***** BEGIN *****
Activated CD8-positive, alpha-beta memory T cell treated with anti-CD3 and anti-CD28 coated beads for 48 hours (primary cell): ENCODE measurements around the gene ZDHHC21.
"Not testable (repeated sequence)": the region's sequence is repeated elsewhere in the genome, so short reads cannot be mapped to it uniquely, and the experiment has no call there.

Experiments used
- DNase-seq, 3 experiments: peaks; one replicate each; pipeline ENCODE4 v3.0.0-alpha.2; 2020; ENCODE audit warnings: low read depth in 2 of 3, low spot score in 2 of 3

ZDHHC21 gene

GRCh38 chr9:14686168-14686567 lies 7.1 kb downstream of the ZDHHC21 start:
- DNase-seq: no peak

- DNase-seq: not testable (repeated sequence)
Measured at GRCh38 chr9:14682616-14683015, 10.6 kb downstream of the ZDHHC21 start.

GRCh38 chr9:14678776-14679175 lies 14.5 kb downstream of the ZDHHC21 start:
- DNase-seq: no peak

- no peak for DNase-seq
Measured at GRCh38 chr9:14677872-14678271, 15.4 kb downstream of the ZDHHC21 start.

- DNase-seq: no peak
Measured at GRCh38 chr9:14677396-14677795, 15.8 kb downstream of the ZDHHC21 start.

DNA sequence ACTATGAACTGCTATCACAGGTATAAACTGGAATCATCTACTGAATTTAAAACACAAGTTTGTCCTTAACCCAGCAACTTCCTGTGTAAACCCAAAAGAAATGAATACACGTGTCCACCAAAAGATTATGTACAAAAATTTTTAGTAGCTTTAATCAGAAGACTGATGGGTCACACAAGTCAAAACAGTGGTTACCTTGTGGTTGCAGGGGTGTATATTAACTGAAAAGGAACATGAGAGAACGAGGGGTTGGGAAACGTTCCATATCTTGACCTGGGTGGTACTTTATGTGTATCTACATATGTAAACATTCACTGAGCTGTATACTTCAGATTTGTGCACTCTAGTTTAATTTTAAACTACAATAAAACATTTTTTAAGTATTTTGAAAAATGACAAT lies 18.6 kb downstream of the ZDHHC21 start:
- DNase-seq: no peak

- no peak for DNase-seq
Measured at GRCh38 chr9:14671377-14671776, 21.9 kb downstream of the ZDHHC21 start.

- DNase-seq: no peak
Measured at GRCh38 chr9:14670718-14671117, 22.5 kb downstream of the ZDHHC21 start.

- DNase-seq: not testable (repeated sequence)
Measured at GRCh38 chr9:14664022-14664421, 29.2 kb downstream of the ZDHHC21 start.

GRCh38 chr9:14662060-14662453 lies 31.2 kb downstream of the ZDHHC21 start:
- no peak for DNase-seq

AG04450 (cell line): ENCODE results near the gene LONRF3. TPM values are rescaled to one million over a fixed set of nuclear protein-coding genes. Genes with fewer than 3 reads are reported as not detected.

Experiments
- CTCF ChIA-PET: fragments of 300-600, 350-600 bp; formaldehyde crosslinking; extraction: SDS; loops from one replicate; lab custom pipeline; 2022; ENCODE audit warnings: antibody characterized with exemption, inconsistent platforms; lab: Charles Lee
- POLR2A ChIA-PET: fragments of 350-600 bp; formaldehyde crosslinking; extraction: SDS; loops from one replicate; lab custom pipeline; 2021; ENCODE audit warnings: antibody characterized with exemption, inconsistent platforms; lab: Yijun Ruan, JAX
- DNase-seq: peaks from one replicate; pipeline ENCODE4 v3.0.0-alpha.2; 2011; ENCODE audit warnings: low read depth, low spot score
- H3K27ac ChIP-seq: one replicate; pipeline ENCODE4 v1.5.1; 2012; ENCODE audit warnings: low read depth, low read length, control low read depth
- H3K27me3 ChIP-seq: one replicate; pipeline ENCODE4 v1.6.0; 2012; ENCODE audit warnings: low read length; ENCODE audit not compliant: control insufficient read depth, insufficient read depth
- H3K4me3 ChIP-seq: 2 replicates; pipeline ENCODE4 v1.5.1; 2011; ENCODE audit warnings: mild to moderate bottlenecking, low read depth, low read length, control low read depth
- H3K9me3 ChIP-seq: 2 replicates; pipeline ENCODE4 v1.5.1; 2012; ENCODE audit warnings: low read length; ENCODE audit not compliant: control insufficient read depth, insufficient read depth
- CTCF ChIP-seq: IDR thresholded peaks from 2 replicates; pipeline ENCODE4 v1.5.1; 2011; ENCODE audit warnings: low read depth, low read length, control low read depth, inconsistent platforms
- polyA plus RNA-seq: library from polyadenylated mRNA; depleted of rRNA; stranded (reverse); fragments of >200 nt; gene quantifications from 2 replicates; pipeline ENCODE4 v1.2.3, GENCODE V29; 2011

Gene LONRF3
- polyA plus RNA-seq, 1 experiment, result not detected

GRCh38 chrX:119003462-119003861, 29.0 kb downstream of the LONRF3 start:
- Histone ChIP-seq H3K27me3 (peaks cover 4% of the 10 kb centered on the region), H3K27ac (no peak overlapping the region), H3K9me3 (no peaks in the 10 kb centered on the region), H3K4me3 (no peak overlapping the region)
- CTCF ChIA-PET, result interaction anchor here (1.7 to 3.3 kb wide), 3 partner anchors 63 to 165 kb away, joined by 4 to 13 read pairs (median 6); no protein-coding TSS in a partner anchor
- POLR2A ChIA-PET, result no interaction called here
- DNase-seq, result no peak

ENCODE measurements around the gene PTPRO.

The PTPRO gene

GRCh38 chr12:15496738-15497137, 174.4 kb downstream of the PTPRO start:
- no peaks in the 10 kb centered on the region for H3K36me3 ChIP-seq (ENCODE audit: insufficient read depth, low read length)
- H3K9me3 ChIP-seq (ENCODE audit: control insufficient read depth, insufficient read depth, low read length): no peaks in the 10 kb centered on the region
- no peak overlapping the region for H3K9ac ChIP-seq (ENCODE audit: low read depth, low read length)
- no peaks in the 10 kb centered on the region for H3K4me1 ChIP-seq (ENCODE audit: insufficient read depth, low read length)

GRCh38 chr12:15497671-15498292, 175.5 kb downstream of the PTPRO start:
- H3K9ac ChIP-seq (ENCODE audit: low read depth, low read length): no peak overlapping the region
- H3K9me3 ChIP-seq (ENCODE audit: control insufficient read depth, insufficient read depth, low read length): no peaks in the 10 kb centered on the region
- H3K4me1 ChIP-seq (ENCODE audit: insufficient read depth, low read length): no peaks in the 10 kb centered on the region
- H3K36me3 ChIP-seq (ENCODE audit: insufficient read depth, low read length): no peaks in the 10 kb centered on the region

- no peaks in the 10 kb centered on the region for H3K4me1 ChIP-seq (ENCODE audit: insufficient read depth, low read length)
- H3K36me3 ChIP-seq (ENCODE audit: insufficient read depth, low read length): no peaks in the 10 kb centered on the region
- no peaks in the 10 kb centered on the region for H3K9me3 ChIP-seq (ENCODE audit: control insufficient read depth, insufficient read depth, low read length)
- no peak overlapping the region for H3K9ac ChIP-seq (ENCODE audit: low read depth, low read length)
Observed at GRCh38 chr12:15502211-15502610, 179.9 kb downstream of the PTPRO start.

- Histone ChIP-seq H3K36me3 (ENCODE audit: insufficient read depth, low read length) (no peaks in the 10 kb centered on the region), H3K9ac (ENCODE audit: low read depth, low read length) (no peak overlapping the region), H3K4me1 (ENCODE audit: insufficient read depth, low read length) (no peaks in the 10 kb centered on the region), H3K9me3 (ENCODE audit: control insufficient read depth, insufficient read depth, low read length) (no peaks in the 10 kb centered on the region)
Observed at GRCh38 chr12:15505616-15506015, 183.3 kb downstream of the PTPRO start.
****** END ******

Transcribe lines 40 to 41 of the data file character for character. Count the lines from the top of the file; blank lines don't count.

- Histone ChIP-seq H3K27me3 (peaks cover 4% of the 10 kb centered on the region), H3K27ac (no peak overlapping the region), H3K9me3 (no peaks in the 10 kb centered on the region), H3K4me3 (no peak overlapping the region)
- CTCF ChIA-PET, result interaction anchor here (1.7 to 3.3 kb wide), 3 partner anchors 63 to 165 kb away, joined by 4 to 13 read pairs (median 6); no protein-coding TSS in a partner anchor